To allow free combination of modules they would all need to have the same floor height and entrances/exits would need to be placed in the centre of a side edge. Naturally special modules could be made allowing a change in height via a staircase, bigger entrance/exit sections or double-sized and quadrupel-sized modules to depict oblong or very spacious caverns.
Another issue is the height of walls. While the integration of walls is indispensable to achieve a three-dimensional appearance, ease of access and effortless placement of bigger miniatures or miniatures with a sweeping stance is of equal importance. I first thought of 4 cm high wall segments, but realised soon that bigger miniatures like Dragons, Ettins and so on would be difficult to place. 3 cm seemed to be a good compromise between accessibility and appearance. In some cases the need might arise to have slightly higher walls to depict a certain room feature.
What you need – the basic layout
- Styrofoam to provide the basic structure for the floor and the walls. This needs to be the denser variant – extruded polystyrene not expanded polystyrene – as it is easier to work with and less brittle. I used sheets with a thickness of 1 cm, but thicker sheets can obviously be used, too.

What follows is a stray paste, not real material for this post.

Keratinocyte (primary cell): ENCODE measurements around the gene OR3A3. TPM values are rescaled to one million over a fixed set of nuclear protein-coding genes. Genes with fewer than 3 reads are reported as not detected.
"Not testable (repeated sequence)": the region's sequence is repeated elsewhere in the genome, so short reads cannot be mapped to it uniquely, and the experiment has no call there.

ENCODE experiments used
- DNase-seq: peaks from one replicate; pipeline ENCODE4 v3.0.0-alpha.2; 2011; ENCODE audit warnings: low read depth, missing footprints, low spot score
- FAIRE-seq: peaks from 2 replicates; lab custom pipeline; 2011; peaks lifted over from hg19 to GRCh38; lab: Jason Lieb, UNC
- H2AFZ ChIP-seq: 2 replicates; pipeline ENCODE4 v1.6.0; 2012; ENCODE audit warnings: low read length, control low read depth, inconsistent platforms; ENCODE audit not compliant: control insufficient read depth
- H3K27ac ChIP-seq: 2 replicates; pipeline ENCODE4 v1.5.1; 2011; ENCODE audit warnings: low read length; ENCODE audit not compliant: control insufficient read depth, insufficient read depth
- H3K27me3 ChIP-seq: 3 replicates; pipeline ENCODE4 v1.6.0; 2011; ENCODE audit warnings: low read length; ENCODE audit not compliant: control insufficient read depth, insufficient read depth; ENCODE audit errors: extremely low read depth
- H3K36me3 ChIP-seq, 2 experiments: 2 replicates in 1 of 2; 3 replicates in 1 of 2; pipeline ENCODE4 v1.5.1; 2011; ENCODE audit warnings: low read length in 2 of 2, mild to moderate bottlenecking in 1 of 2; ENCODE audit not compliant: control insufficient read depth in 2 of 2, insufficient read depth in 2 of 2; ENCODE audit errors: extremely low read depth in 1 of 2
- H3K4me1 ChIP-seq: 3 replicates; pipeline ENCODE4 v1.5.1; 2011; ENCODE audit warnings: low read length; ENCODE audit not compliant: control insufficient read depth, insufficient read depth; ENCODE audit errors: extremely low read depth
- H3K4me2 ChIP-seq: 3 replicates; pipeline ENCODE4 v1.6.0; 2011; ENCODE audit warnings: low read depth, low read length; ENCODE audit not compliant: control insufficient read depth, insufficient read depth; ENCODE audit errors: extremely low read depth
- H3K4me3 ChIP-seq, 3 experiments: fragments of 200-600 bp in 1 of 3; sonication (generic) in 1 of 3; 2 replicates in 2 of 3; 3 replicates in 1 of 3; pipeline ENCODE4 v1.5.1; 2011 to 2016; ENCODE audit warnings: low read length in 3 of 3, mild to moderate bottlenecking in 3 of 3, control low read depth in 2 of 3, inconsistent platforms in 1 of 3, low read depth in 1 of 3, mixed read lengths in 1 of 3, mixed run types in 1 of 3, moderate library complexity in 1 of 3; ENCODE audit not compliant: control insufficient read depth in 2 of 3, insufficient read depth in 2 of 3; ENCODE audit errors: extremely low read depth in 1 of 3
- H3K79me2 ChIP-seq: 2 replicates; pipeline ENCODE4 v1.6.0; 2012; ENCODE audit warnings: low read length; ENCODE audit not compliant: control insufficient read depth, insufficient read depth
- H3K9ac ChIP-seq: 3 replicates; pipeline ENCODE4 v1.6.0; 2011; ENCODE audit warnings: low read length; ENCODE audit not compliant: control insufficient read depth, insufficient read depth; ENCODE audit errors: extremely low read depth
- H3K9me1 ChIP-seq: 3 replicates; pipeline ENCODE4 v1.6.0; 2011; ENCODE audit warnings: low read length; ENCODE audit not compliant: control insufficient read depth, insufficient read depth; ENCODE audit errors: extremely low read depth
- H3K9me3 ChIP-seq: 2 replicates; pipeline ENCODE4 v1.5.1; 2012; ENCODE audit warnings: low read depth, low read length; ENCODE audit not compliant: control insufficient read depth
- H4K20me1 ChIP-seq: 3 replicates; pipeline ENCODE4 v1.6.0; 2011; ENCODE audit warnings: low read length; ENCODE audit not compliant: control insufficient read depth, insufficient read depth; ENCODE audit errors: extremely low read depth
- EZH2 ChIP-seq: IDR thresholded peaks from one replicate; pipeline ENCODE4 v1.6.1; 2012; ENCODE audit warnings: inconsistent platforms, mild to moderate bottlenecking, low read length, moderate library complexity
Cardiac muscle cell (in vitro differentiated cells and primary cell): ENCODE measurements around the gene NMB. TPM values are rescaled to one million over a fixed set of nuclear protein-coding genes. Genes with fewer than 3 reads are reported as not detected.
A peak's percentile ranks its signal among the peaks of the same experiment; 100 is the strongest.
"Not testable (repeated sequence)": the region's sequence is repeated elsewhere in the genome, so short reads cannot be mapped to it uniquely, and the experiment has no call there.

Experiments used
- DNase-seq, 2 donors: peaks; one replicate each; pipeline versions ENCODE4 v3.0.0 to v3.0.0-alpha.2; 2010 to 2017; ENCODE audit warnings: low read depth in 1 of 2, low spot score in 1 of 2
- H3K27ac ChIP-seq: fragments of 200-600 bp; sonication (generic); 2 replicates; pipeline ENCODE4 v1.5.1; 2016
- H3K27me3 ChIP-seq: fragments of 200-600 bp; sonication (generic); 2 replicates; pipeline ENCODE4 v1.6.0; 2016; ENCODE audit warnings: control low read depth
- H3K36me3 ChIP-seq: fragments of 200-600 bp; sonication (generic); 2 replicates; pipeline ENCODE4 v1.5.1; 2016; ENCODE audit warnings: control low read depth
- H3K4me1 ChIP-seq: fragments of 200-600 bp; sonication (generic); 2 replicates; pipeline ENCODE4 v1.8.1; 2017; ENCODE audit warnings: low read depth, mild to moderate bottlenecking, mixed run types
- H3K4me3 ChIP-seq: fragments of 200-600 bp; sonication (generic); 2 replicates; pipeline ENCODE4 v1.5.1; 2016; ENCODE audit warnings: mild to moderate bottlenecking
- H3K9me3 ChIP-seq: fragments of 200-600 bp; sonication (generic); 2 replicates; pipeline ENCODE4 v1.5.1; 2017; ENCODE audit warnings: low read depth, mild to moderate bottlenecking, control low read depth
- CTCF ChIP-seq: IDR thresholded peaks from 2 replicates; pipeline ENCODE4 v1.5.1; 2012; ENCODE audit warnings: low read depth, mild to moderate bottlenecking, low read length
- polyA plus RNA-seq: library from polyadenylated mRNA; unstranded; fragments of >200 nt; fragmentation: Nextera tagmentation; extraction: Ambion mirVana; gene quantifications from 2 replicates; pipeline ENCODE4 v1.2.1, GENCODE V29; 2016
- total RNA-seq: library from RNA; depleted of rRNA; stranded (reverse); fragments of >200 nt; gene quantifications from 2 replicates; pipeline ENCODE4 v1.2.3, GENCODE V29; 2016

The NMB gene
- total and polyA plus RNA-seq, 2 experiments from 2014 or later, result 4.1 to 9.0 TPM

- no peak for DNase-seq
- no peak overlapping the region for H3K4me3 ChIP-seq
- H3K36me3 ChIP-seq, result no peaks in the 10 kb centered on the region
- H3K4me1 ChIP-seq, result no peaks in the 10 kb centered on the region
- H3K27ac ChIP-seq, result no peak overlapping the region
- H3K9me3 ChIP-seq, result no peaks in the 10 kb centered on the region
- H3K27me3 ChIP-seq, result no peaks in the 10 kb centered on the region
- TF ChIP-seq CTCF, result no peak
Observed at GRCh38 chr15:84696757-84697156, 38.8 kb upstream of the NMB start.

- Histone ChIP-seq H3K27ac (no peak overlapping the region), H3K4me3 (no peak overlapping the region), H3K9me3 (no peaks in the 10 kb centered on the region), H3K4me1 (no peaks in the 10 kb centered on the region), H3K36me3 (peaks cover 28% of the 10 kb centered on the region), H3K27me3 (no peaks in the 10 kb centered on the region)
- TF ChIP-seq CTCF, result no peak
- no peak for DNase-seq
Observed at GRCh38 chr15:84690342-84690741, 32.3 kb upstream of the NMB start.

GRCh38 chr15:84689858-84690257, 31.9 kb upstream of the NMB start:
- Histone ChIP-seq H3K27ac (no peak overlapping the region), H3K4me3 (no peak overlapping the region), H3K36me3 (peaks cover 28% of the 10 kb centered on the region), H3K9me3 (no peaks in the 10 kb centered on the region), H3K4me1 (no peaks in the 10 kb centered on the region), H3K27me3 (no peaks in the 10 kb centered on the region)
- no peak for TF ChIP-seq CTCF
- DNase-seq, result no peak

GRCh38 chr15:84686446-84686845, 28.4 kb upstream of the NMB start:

- Any glue that can glue Styrofoam. Be careful here to choose an appropriate product, as many glues react with styrofoam and dissolve it. I use Selleys Liquid Nails Fast.
- Wood filler to fill in gaps.
- Air-drying modelling clay to sculpt the rock walls and oven bake modelling clay, for instance Fimo Soft or Premol Sculpey. This will be needed to make a master and pressure mold for the rough rock floor.
- Finely sieved soil from your garden or backyard.
- Wood glue.
- Craft paint (brown, gray, black) to paint the rough stone floor and the rock walls.
- Plastic card to cover the sides, bottom and top of the module for a professional finish. Please see Part IV of this tutorial.
- Sharp implements come in handy, too. Best is a X-acto knife and a sculpting tool or a needle with a sharp tip.
- Brushes of various sizes to apply paint and wood glue, but also to drybrush are needed.
- Different pigments ranging from dark brown to light brown. Either bought or simply soil you collected.